It’s traditionalism as being (what would historically be considered as) a normal person rather than a raging partisan.

  4. There are two views underlying all political theories. Modernism and Traditionalism. One is the true order of man, the other is a short-by-comparison cancer on the world. Don’t fall into the pessimistic trap that Modernity doesn’t have an expiration date. It does, and it barrels towards its own destruction at an ever faster rate.

    The reactionary is the man who, at this stage, sees Modernity’s fate ahead of it and will do his utmost to ensure no trace of it remains after its collapse, that its adherents are converted or eliminated, largely through their inability to survive without the comforts of the Modern World.

    The test is thus, if Modernity were indeed a progression in the objective sense, towards a higher principle, if its logic was sound, if its primacy was inevitable and eternal… then it would be succeeding at building a great society.

    And yet it is not. Western society becomes more technologically advanced with each passing year and yet it becomes less livable as well. I believe it was a recent Sky poll conducted in Britain that found a startling number of teenagers stating emphatically that they had “nothing to live for”. Why do white westerners convert to Islam and plunge themselves into hellholes in the Middle East to die for a cause? Because they have lost all meaning.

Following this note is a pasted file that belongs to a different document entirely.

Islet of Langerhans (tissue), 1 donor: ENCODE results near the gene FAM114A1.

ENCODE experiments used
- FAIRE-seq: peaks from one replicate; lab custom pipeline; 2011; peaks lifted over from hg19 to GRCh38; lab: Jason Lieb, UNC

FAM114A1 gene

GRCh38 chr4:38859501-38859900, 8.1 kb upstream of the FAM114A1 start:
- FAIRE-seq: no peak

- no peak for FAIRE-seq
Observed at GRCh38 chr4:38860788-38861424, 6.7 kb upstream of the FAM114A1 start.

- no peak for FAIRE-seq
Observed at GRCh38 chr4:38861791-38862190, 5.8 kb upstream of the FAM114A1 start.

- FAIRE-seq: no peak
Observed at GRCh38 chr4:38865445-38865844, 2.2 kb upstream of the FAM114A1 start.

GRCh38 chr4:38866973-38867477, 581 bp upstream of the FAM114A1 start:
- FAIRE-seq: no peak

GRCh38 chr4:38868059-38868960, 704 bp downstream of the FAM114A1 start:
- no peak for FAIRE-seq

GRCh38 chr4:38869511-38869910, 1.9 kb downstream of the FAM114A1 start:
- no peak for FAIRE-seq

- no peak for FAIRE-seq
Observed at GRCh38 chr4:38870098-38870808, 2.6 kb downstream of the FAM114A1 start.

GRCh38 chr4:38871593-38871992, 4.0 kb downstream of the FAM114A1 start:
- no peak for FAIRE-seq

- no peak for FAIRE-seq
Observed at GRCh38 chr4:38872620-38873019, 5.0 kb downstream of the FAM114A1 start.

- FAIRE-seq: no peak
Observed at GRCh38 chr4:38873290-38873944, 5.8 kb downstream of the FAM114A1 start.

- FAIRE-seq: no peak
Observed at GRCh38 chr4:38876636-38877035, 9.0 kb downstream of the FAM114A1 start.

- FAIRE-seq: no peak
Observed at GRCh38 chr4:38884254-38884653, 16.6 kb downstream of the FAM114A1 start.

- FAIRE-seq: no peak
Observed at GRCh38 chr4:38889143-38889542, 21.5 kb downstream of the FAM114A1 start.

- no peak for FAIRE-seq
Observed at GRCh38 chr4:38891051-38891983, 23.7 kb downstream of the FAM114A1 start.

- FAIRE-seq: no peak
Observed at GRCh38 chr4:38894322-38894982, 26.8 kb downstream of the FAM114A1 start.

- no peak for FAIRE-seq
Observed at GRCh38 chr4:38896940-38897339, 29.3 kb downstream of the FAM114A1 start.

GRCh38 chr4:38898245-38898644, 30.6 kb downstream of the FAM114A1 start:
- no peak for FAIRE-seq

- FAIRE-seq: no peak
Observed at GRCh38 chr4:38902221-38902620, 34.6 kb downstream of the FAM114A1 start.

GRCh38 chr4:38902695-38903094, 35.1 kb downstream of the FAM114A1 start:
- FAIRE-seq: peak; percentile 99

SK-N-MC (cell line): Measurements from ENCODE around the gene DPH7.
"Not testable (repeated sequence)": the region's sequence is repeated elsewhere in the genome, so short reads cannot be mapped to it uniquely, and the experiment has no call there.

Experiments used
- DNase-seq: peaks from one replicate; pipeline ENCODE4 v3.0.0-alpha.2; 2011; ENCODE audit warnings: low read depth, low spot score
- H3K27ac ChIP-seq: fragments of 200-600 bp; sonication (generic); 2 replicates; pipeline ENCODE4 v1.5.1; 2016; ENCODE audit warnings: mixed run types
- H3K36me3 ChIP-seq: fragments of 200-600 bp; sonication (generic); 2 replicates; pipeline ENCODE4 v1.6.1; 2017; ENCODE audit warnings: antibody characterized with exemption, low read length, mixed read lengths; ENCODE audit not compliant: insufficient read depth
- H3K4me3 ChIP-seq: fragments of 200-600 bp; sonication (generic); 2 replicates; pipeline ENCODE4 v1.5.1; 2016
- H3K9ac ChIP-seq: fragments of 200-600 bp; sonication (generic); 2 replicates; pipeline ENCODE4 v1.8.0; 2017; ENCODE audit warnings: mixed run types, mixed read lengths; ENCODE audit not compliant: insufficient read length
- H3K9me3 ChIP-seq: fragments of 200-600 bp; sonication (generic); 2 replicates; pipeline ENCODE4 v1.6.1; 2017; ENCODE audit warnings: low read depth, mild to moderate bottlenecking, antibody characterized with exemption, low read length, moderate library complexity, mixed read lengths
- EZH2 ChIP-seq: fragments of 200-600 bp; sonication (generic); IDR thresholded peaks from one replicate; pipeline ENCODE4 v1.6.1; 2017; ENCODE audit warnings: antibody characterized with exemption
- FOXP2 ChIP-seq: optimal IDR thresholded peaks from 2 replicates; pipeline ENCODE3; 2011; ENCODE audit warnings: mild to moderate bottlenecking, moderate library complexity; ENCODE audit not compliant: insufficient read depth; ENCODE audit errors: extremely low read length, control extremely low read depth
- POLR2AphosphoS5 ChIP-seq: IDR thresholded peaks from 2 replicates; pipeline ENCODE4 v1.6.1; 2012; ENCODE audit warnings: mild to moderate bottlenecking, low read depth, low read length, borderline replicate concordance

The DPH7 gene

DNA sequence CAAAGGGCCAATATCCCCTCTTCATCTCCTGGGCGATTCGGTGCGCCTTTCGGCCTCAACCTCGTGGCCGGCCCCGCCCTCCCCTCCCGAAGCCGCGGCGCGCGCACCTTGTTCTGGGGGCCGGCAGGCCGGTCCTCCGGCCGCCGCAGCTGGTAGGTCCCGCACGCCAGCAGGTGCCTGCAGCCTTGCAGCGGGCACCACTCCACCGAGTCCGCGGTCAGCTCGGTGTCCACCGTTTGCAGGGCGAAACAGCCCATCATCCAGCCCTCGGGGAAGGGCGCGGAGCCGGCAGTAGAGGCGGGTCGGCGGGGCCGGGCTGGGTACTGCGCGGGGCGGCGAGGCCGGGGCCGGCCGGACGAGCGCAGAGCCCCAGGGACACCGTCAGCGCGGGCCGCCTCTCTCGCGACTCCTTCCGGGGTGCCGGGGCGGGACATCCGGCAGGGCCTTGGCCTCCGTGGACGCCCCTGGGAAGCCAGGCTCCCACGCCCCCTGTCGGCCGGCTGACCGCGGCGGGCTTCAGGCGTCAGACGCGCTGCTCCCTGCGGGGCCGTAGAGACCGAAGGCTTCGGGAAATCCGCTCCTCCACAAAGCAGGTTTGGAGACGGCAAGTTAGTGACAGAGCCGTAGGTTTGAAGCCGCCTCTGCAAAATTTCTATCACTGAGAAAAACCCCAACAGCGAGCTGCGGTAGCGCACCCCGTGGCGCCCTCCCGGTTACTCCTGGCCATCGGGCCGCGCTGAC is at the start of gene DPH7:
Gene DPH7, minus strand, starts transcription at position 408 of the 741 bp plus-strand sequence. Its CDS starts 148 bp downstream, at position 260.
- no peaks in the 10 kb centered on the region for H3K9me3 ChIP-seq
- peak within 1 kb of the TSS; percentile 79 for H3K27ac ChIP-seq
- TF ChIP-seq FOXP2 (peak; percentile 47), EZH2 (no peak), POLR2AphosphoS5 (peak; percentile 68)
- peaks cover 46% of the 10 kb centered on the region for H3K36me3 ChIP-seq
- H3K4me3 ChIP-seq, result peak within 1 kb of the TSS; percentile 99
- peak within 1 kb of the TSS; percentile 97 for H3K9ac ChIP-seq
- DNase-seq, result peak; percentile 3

Modernity is at its base shallow and meaningless. Having lost all connection with the transcendent forces around us, it is a quagmire of relativism and consumerism doomed to eventual destruction. We shall triumph.

    • “Modernism and Traditionalism.”

      In the words of Aleksander Dugin, Eternal Carthage and Eternal Rome and even more specifically, Satan and God.

      “Why do white westerners convert to Islam and plunge themselves into hellholes in the Middle East to die for a cause?”

      On a side note, I seriously doubt whites or “westerners” are volunteering en masse to fight for ISIS. Just the Fifth Column of Jihad that our elites recklessly and maliciously allowed to enter into our country.

      • On the contrary there are several whites who have converted to Islam and become raving Jihadists. Prominent examples include the ‘White Widow’ and Al Qaeda’s new bomb maker, Anders Cameroon Ostensvig Dale. Many of Anjem Choudary’s cohorts are white British converts.

        The biggest danger right now the West are these jihadists who do not look Arab.

    • I have a hunch that it does not necessarily have to end in destruction – that at least a subset of Traditonal ideas can be succesfully translated to science or at least sciencey-speech that it can be still sold. I do have some hopes for the Yudkowsky-type Rationalist community, they sometimes grasp certain traditional ideas and express them in a way that sounds really modern and acceptable to moderns. Scott Alexander at least does not hate reactionary ideas, and that is a huge step forward that a smart liberal who can write can disagree with them without being overly horrified, don’t you think?